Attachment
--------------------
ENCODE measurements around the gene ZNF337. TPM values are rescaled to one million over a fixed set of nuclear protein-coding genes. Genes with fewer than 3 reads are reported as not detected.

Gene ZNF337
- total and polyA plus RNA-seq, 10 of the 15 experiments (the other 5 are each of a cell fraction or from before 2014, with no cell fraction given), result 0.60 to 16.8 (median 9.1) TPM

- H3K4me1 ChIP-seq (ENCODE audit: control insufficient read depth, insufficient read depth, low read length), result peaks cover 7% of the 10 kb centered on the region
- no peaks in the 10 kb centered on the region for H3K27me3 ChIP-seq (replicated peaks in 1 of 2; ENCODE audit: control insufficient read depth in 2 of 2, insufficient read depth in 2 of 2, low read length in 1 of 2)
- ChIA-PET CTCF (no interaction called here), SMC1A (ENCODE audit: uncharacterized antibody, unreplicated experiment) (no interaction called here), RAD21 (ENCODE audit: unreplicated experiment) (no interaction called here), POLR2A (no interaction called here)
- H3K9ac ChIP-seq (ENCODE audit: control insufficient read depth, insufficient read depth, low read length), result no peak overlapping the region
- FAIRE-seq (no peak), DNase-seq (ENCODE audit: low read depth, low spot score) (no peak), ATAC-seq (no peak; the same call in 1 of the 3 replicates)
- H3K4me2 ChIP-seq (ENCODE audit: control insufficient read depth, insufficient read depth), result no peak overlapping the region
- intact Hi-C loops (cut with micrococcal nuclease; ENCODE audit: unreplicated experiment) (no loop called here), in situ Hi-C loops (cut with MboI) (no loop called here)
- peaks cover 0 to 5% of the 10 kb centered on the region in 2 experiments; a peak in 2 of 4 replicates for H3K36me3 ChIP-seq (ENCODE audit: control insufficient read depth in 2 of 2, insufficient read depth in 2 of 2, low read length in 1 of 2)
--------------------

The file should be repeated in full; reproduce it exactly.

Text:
ENCODE measurements around the gene ZNF337. TPM values are rescaled to one million over a fixed set of nuclear protein-coding genes. Genes with fewer than 3 reads are reported as not detected.

Gene ZNF337
- total and polyA plus RNA-seq, 10 of the 15 experiments (the other 5 are each of a cell fraction or from before 2014, with no cell fraction given), result 0.60 to 16.8 (median 9.1) TPM

- H3K4me1 ChIP-seq (ENCODE audit: control insufficient read depth, insufficient read depth, low read length), result peaks cover 7% of the 10 kb centered on the region
- no peaks in the 10 kb centered on the region for H3K27me3 ChIP-seq (replicated peaks in 1 of 2; ENCODE audit: control insufficient read depth in 2 of 2, insufficient read depth in 2 of 2, low read length in 1 of 2)
- ChIA-PET CTCF (no interaction called here), SMC1A (ENCODE audit: uncharacterized antibody, unreplicated experiment) (no interaction called here), RAD21 (ENCODE audit: unreplicated experiment) (no interaction called here), POLR2A (no interaction called here)
- H3K9ac ChIP-seq (ENCODE audit: control insufficient read depth, insufficient read depth, low read length), result no peak overlapping the region
- FAIRE-seq (no peak), DNase-seq (ENCODE audit: low read depth, low spot score) (no peak), ATAC-seq (no peak; the same call in 1 of the 3 replicates)
- H3K4me2 ChIP-seq (ENCODE audit: control insufficient read depth, insufficient read depth), result no peak overlapping the region
- intact Hi-C loops (cut with micrococcal nuclease; ENCODE audit: unreplicated experiment) (no loop called here), in situ Hi-C loops (cut with MboI) (no loop called here)
- peaks cover 0 to 5% of the 10 kb centered on the region in 2 experiments; a peak in 2 of 4 replicates for H3K36me3 ChIP-seq (ENCODE audit: control insufficient read depth in 2 of 2, insufficient read depth in 2 of 2, low read length in 1 of 2)